Today, the European Commission proposed measures to keep Europe's space industry competitive and to set up a European satellite collision avoidance system.
While the EU is a strong player in the global market for commercial launchers and telecommunication satellites and services, it faces increasing competition from emerging industrial actors in countries such as China and India - competition posing a challenge to the further development of the EU's industry.
To address this issue, the Commission proposes a new industrial policy for the European space sector, with a number of targets: to increase industry skill levels, to make finance and investment more readily available, to ensure the EU's independence in space and also to reshape the EU's legislative framework to make it a driver for industry - for example with legislation to promote the production and dissemination of data from satellites for commercial purposes.
These initiatives will be complemented by a surveillance and tracking system to protect satellites from collisions in space. There are around 16,000 objects orbiting the Earth larger than 10 cm, a collision with any of whom would destroy a satellite. The proposed support programme would allow EU Member States that monitor satellites and space debris to pool their capacities and establish, for the first time, a European monitoring system.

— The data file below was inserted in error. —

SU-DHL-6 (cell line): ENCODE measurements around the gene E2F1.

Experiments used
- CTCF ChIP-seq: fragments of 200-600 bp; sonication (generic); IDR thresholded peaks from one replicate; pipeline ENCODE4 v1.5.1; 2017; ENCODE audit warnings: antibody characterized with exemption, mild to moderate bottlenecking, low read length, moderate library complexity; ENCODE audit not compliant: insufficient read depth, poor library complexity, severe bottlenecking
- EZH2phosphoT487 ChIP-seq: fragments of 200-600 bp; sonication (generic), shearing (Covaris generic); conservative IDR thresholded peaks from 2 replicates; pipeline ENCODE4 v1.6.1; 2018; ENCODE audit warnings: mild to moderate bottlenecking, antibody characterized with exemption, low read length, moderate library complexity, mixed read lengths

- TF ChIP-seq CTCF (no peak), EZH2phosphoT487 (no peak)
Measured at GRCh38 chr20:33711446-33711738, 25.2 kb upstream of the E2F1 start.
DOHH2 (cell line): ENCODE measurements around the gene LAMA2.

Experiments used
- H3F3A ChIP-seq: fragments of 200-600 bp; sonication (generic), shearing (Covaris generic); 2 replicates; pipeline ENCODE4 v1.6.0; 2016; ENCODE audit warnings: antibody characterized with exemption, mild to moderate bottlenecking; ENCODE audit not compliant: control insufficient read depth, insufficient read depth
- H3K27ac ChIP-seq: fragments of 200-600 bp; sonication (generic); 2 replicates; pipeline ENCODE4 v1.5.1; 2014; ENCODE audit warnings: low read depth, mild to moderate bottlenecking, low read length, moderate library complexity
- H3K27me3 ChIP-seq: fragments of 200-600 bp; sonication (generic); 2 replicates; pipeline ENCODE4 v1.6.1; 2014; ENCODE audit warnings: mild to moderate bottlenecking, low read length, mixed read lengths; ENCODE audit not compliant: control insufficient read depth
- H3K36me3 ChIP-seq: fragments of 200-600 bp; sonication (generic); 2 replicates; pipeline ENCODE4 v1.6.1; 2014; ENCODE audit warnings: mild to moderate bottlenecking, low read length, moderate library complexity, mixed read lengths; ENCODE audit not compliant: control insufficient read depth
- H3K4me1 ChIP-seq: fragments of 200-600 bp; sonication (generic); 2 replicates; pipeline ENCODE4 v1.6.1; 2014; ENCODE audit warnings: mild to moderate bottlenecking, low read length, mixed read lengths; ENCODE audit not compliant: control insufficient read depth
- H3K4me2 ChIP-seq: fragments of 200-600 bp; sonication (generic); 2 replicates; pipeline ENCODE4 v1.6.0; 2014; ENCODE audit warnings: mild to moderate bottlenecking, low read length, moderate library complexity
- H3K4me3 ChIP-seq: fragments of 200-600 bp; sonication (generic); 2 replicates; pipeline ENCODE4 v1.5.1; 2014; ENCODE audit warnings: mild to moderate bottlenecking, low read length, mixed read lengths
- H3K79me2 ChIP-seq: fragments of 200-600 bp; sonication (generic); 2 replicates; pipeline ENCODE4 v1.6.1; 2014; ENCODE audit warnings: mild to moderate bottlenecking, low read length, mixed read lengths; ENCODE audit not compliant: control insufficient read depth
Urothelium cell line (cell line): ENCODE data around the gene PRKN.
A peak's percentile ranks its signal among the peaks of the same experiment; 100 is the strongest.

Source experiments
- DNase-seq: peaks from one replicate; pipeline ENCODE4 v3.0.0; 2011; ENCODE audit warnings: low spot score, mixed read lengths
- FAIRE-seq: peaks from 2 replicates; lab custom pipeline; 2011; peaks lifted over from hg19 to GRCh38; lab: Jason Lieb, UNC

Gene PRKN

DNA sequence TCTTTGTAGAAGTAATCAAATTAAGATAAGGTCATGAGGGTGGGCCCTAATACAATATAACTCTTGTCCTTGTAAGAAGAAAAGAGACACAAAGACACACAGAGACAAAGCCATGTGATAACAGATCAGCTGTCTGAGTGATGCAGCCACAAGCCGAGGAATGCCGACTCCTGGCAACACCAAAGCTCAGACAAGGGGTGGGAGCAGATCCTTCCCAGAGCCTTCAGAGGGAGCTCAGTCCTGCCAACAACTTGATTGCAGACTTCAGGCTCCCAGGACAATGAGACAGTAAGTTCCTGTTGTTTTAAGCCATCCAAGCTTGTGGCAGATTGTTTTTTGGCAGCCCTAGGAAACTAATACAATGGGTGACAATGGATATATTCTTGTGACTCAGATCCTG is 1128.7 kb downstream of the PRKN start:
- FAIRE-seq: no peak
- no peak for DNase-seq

European Commission Vice-President Antonio Tajani, responsible for Industry and Entrepreneurship, said: "EU investment in space-based infrastructures will open up new opportunities for businesses in Europe. But we need to do more. Without a vibrant space industry in Europe, we will not be able to reap the benefits of our investments. We must provide the conditions to allow our industry to compete at global level, and to create a real internal market for innovative space-based services. In parallel, we need make sure that we can protect these investments in infrastructure from damage."